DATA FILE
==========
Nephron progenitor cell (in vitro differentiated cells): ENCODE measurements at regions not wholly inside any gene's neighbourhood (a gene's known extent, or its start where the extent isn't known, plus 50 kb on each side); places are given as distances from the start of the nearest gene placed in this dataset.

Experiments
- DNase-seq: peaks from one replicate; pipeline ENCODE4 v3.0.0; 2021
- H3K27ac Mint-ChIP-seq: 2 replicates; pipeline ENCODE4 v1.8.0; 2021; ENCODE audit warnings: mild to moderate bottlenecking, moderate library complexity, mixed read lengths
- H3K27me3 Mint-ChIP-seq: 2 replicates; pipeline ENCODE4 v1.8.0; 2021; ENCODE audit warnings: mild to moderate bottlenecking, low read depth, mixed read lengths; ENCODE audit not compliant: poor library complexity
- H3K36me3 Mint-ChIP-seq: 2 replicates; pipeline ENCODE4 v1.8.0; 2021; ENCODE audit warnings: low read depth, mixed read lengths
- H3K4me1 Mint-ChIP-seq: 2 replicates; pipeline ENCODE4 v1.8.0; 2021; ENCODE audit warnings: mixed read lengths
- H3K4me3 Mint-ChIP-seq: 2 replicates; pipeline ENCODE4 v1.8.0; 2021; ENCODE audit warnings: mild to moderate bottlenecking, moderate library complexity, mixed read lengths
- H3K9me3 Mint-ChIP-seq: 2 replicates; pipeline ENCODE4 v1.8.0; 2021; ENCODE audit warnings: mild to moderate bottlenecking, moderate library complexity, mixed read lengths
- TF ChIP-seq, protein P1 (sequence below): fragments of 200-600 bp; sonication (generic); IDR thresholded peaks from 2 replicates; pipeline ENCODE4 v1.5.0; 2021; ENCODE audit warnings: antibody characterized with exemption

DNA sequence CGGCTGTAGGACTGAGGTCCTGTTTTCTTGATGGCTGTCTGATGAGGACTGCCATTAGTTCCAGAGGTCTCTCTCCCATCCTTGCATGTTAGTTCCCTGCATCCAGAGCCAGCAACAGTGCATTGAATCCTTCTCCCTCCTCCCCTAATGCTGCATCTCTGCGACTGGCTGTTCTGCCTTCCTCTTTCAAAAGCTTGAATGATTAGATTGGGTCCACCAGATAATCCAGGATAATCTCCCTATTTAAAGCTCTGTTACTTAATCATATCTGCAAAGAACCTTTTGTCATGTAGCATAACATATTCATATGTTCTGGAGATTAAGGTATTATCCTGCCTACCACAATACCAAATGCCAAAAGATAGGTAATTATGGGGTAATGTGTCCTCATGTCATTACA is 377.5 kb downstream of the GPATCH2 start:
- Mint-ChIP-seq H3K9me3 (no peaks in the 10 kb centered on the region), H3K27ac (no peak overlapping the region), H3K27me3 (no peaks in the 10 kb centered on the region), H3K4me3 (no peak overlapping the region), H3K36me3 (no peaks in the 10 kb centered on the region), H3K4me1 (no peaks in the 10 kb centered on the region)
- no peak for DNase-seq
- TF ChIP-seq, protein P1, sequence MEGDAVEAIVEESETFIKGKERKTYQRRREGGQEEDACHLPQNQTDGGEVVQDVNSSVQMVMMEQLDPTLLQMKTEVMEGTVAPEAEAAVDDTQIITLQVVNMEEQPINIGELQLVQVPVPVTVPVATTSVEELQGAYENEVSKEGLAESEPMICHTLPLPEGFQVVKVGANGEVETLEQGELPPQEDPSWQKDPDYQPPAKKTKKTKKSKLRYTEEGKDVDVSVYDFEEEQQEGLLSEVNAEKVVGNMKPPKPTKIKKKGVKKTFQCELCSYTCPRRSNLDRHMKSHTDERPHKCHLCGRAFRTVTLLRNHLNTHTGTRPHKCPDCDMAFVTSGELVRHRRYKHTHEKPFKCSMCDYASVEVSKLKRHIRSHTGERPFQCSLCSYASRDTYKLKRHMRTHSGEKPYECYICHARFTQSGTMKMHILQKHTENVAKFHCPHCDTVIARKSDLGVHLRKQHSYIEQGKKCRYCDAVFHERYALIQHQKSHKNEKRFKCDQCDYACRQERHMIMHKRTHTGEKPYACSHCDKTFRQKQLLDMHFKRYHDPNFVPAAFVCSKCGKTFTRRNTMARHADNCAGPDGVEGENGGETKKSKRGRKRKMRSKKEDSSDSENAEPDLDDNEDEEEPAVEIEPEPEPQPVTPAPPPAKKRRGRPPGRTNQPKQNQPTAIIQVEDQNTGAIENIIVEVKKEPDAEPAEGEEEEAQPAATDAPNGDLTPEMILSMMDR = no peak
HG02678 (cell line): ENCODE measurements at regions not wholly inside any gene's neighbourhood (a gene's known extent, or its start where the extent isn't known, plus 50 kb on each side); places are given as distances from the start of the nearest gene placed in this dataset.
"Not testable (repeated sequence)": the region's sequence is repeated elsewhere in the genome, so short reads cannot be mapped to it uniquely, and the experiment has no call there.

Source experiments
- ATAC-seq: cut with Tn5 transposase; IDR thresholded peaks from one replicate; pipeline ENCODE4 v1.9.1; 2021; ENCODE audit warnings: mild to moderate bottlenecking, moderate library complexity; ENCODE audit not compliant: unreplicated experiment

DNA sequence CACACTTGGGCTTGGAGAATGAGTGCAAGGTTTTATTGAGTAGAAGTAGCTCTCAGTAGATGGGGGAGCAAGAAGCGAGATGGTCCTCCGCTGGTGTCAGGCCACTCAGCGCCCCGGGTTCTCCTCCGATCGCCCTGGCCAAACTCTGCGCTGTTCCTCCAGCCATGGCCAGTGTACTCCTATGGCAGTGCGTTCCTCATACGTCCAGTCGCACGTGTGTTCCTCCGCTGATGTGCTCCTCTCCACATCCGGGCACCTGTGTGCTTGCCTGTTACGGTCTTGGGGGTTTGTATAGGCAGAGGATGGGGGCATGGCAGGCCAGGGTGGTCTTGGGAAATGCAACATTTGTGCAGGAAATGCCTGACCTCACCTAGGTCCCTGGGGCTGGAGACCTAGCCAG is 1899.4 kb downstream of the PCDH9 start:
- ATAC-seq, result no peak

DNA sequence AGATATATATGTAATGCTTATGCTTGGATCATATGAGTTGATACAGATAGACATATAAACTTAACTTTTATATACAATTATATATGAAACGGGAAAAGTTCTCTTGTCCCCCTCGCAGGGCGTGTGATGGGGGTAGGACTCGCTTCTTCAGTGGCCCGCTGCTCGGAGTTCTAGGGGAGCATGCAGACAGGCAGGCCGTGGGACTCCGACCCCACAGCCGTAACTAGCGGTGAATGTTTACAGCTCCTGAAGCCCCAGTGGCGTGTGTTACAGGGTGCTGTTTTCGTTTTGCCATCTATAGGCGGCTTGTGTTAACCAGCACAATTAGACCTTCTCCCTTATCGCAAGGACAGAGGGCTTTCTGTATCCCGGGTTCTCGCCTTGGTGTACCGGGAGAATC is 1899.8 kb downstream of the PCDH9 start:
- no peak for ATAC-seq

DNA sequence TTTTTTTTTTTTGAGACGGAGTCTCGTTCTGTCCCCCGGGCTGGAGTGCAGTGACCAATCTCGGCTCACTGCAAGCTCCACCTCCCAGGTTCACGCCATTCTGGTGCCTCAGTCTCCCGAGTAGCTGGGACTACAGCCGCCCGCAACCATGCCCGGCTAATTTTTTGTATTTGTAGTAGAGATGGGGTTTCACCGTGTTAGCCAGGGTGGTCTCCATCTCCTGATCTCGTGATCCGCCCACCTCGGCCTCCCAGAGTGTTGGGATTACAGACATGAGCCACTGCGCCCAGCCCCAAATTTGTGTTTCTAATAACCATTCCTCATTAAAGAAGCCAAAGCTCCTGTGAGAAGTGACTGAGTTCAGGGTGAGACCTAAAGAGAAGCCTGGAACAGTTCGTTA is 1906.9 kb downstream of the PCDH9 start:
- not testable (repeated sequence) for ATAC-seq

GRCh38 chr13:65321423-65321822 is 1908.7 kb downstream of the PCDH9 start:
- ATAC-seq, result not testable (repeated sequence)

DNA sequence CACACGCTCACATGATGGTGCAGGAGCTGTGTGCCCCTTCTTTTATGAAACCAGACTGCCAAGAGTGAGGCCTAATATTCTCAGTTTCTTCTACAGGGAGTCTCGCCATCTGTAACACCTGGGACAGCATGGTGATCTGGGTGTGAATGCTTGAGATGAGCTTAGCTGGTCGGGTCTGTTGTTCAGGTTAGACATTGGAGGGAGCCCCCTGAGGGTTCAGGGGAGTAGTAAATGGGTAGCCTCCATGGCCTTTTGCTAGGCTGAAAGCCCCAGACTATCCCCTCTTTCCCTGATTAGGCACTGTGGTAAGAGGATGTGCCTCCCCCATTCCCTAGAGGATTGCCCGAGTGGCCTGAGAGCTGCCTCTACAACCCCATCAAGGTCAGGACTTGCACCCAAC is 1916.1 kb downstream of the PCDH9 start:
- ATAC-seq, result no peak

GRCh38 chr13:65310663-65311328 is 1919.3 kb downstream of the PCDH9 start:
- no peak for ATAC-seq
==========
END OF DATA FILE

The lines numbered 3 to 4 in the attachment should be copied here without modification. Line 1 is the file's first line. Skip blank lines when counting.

- DNase-seq: peaks from one replicate; pipeline ENCODE4 v3.0.0; 2021
- H3K27ac Mint-ChIP-seq: 2 replicates; pipeline ENCODE4 v1.8.0; 2021; ENCODE audit warnings: mild to moderate bottlenecking, moderate library complexity, mixed read lengths